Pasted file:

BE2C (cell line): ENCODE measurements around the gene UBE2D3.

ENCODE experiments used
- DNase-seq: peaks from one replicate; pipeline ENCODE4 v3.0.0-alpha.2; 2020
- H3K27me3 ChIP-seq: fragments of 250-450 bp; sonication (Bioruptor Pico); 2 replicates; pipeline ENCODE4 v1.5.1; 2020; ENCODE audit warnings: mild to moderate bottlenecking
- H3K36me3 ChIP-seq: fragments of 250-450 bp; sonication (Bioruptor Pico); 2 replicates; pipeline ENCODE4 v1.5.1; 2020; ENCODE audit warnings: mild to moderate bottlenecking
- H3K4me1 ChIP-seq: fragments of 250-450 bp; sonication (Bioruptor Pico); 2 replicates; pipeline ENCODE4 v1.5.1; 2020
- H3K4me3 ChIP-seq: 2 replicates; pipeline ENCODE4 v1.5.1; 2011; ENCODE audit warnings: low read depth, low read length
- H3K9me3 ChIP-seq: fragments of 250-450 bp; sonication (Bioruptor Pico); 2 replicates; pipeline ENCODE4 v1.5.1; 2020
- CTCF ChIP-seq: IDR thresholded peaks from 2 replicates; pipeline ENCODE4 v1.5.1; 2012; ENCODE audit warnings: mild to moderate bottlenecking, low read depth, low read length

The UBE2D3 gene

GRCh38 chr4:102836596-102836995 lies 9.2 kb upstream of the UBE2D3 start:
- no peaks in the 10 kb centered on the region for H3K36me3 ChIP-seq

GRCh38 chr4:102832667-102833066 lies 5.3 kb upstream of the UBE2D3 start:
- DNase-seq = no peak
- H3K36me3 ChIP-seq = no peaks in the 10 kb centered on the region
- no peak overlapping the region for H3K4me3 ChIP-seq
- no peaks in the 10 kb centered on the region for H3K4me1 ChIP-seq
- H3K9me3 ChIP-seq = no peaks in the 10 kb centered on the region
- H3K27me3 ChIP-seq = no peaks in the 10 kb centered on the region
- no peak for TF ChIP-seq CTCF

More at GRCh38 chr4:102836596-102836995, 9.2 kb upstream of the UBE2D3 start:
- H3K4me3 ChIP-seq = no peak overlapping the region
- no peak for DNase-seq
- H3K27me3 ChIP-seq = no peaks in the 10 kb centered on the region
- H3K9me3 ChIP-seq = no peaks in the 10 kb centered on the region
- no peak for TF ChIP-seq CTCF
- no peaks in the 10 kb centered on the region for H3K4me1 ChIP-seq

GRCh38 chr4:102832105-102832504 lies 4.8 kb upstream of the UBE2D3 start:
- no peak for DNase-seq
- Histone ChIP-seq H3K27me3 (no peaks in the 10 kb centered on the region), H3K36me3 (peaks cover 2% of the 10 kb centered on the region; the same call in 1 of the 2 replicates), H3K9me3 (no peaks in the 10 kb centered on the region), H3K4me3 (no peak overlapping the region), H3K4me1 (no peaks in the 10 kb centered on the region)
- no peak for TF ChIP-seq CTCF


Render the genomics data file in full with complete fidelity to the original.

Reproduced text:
BE2C (cell line): ENCODE measurements around the gene UBE2D3.

ENCODE experiments used
- DNase-seq: peaks from one replicate; pipeline ENCODE4 v3.0.0-alpha.2; 2020
- H3K27me3 ChIP-seq: fragments of 250-450 bp; sonication (Bioruptor Pico); 2 replicates; pipeline ENCODE4 v1.5.1; 2020; ENCODE audit warnings: mild to moderate bottlenecking
- H3K36me3 ChIP-seq: fragments of 250-450 bp; sonication (Bioruptor Pico); 2 replicates; pipeline ENCODE4 v1.5.1; 2020; ENCODE audit warnings: mild to moderate bottlenecking
- H3K4me1 ChIP-seq: fragments of 250-450 bp; sonication (Bioruptor Pico); 2 replicates; pipeline ENCODE4 v1.5.1; 2020
- H3K4me3 ChIP-seq: 2 replicates; pipeline ENCODE4 v1.5.1; 2011; ENCODE audit warnings: low read depth, low read length
- H3K9me3 ChIP-seq: fragments of 250-450 bp; sonication (Bioruptor Pico); 2 replicates; pipeline ENCODE4 v1.5.1; 2020
- CTCF ChIP-seq: IDR thresholded peaks from 2 replicates; pipeline ENCODE4 v1.5.1; 2012; ENCODE audit warnings: mild to moderate bottlenecking, low read depth, low read length

The UBE2D3 gene

GRCh38 chr4:102836596-102836995 lies 9.2 kb upstream of the UBE2D3 start:
- no peaks in the 10 kb centered on the region for H3K36me3 ChIP-seq

GRCh38 chr4:102832667-102833066 lies 5.3 kb upstream of the UBE2D3 start:
- DNase-seq = no peak
- H3K36me3 ChIP-seq = no peaks in the 10 kb centered on the region
- no peak overlapping the region for H3K4me3 ChIP-seq
- no peaks in the 10 kb centered on the region for H3K4me1 ChIP-seq
- H3K9me3 ChIP-seq = no peaks in the 10 kb centered on the region
- H3K27me3 ChIP-seq = no peaks in the 10 kb centered on the region
- no peak for TF ChIP-seq CTCF

More at GRCh38 chr4:102836596-102836995, 9.2 kb upstream of the UBE2D3 start:
- H3K4me3 ChIP-seq = no peak overlapping the region
- no peak for DNase-seq
- H3K27me3 ChIP-seq = no peaks in the 10 kb centered on the region
- H3K9me3 ChIP-seq = no peaks in the 10 kb centered on the region
- no peak for TF ChIP-seq CTCF
- no peaks in the 10 kb centered on the region for H3K4me1 ChIP-seq

GRCh38 chr4:102832105-102832504 lies 4.8 kb upstream of the UBE2D3 start:
- no peak for DNase-seq
- Histone ChIP-seq H3K27me3 (no peaks in the 10 kb centered on the region), H3K36me3 (peaks cover 2% of the 10 kb centered on the region; the same call in 1 of the 2 replicates), H3K9me3 (no peaks in the 10 kb centered on the region), H3K4me3 (no peak overlapping the region), H3K4me1 (no peaks in the 10 kb centered on the region)
- no peak for TF ChIP-seq CTCF